Researchers identify and remove barrier to efficiency of organic solar cells


Researchers have identified a key mechanism responsible for lowering the efficiency of organic solar cells and have shown a way to overcome this obstacle.

The international group of researchers, led by the University of Cambridge, have identified a loss pathway in organic solar cells that makes them less efficient than silicon-based cells at converting sunlight into electricity. Additionally, they identified a way to suppress this pathway by manipulating molecules inside the solar cell to prevent loss of electrical current through an unwanted state, known as the triplet exciton.

their results, reported in the newspaper Nature, suggest that it might be possible for organic solar cells to compete more closely with silicon-based cells for efficiency.

Organic solar cells, which are flexible, semi-transparent and inexpensive, can greatly expand the range of applications of solar technology. They could be wrapped around the exterior of buildings and can be used for efficient recycling of energy used for interior lighting, which is not possible with conventional silicon panels. They are also much more environmentally friendly to produce.

“Organic solar cells can do a lot of things that inorganic solar cells cannot, but their commercial development has leveled off in recent years, in part because of their lower efficiency,” said the lab’s Dr Alexander Gillett. Cavendish of Cambridge, first author of the article. . “A typical silicon-based solar cell can achieve efficiencies of up to 20-25%, while organic solar cells can achieve efficiencies of around 19% under laboratory conditions and actual efficiencies of around 10%. at 12 %.

Organic solar cells generate electricity by loosely mimicking the natural process of photosynthesis in plants, except that they ultimately use energy from the sun to create electricity rather than converting carbon dioxide and water to glucose. When a light particle, or photon, hits a solar cell, an electron is excited by the light and leaves behind a “hole” in the electronic structure of the material. The combination of this excited electron and this hole is known as the exciton. If the mutual attraction between the negatively charged electron and the positively charged hole in the exciton, similar to the attraction between the positive and negative poles of a magnet, can be overcome, it is possible to harvest these electrons and holes in the form of electric current.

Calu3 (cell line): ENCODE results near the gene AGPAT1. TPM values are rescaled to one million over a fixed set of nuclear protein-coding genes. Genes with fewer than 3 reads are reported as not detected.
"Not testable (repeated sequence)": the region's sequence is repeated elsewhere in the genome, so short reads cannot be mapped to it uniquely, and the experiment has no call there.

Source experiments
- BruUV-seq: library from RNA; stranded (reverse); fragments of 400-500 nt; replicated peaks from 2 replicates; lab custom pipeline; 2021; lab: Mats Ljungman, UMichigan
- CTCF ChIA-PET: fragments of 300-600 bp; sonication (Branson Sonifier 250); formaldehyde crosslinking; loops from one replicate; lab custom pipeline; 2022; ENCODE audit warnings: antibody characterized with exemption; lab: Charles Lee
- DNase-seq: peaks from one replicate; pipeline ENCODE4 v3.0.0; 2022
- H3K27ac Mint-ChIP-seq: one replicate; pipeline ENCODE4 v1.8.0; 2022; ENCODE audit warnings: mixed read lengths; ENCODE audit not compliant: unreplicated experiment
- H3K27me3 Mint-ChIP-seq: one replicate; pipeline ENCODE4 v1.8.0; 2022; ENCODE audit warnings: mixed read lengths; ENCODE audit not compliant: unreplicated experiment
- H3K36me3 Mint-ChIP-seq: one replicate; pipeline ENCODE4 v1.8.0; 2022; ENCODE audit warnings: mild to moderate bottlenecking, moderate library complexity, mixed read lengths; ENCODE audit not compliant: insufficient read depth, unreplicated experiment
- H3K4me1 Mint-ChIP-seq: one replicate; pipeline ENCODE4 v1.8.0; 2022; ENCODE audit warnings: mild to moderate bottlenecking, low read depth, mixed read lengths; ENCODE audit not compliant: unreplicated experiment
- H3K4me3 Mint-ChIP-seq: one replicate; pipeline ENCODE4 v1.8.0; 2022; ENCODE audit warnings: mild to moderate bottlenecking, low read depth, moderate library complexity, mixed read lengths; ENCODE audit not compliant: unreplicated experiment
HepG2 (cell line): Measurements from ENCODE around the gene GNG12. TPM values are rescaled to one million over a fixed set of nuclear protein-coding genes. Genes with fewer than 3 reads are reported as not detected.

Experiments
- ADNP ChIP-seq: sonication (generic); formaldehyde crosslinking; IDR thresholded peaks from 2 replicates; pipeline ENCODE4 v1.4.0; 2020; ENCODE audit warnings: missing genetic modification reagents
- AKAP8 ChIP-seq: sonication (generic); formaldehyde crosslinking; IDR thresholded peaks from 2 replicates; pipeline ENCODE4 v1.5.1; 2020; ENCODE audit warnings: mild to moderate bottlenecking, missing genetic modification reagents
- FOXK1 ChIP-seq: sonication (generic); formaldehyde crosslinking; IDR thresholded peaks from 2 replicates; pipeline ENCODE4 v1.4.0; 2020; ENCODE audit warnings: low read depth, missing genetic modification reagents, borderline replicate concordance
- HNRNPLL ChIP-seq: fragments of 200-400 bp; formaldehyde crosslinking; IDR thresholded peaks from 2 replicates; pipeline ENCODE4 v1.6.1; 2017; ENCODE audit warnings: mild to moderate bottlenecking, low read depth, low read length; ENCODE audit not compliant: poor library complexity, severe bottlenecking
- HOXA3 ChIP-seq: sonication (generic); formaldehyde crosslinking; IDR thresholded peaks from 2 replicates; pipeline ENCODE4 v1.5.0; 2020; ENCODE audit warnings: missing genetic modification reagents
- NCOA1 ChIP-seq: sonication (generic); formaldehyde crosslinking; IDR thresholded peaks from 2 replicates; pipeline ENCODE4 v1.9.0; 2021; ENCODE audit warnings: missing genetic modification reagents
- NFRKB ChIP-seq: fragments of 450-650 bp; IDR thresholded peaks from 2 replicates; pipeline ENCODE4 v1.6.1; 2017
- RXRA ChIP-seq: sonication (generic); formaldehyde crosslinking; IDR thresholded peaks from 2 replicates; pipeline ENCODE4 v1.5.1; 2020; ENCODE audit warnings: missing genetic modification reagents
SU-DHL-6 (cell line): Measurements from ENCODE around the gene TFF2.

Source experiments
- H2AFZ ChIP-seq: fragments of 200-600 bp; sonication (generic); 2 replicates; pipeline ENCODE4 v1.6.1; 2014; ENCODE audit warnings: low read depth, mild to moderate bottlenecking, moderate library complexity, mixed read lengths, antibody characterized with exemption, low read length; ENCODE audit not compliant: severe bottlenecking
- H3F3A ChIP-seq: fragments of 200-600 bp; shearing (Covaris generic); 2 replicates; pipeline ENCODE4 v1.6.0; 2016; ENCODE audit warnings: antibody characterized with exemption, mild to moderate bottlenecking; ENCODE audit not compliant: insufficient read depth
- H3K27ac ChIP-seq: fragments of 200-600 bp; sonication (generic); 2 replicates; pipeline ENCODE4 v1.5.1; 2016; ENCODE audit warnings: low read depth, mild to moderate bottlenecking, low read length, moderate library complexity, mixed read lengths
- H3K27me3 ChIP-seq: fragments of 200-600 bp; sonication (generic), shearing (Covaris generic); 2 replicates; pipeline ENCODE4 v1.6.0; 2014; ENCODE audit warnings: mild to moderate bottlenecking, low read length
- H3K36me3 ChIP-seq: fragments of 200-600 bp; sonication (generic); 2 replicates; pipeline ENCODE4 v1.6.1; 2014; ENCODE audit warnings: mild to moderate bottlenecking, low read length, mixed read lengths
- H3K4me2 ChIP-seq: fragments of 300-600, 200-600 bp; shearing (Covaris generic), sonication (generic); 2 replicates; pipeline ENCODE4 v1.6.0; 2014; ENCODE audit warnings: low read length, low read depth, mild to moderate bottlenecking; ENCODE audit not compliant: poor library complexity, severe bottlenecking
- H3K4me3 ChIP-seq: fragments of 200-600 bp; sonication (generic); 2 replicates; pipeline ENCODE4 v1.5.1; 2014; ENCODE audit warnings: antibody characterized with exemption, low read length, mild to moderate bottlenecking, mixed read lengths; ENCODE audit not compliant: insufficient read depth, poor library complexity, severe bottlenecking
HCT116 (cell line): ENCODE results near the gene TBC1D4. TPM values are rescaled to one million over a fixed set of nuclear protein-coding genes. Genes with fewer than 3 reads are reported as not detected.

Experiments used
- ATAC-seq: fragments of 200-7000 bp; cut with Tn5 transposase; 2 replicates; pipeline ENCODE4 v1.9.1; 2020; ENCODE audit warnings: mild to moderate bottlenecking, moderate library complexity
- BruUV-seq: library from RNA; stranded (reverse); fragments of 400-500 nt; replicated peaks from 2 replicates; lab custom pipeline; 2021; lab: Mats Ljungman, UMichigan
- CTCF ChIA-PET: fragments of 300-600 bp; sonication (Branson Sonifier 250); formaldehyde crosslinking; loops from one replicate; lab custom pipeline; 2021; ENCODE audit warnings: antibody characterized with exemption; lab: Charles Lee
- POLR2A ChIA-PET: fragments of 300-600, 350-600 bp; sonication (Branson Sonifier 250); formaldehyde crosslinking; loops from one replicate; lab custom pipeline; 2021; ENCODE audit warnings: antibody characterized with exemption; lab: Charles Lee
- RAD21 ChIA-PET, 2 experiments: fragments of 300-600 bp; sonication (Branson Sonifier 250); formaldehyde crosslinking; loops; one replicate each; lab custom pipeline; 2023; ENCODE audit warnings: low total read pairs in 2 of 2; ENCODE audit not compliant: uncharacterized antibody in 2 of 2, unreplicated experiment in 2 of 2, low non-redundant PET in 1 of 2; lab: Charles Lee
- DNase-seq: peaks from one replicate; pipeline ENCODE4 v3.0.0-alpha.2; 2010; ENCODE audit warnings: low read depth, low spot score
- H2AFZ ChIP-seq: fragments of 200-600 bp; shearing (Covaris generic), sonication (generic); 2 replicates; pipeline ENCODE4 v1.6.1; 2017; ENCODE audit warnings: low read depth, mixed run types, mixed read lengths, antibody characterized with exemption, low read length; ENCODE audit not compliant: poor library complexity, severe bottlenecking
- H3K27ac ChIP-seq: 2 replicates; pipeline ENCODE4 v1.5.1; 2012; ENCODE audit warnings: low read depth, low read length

However, electrons in solar cells can be lost through a process called recombination, where electrons lose their energy – or excited state – and fall back into the empty hole state. Since there is a stronger attraction between the electron and the hole in carbon-based materials than in silicon, organic solar cells are more prone to recombination, which in turn affects their efficiency. This requires the use of two components to prevent the electron and the hole from recombining quickly: an electron “donor” material and an electron “acceptor” material.

By combining spectroscopy and computer modeling, the researchers were able to follow the mechanisms at work in organic solar cells, from the absorption of photons to recombination. They discovered that a key loss mechanism in organic solar cells is caused by recombination to a particular type of exciton, known as the triplet exciton.

In organic solar cells, triplet excitons present a difficult problem to overcome, as it is energetically favorable for them to form from electrons and holes. Researchers have found that by creating strong molecular interactions between electron donor and electron acceptor materials, it is possible to keep the electron and hole further apart, thus preventing recombination. in tripled excitons.

Computer modeling suggests that by adjusting the components of organic solar cells in this way, the timescales of recombination to these triple exciton states could be reduced by an order of magnitude, allowing more efficient operation of solar cells.

“The fact that we could use the interactions between components of a solar cell to turn off the triplet exciton loss pathway was really surprising,” said Gillett. “Our method shows how you can manipulate molecules to prevent recombination from occurring. “

“Now, synthetic chemists can design the next generation of donor and acceptor materials with strong molecular interactions to suppress this loss pathway,” said co-author Dr. Thuc-Quyen Nguyen of the University of California at Santa Barbara. “The work shows the way forward to achieve increased device efficiency. “

The researchers say their method provides a clear strategy to obtain organic solar cells with yields of 20% or more by stopping recombination in tripled exciton states. As part of their study, the authors were also able to provide design rules for electron donor and acceptor materials to achieve this goal. They believe the guidelines will allow chemistry groups to design new materials that block recombination into triplet excitons, allowing organic solar cells to be made with efficiencies closer to silicon.

– This press release was originally posted on the University of Cambridge website


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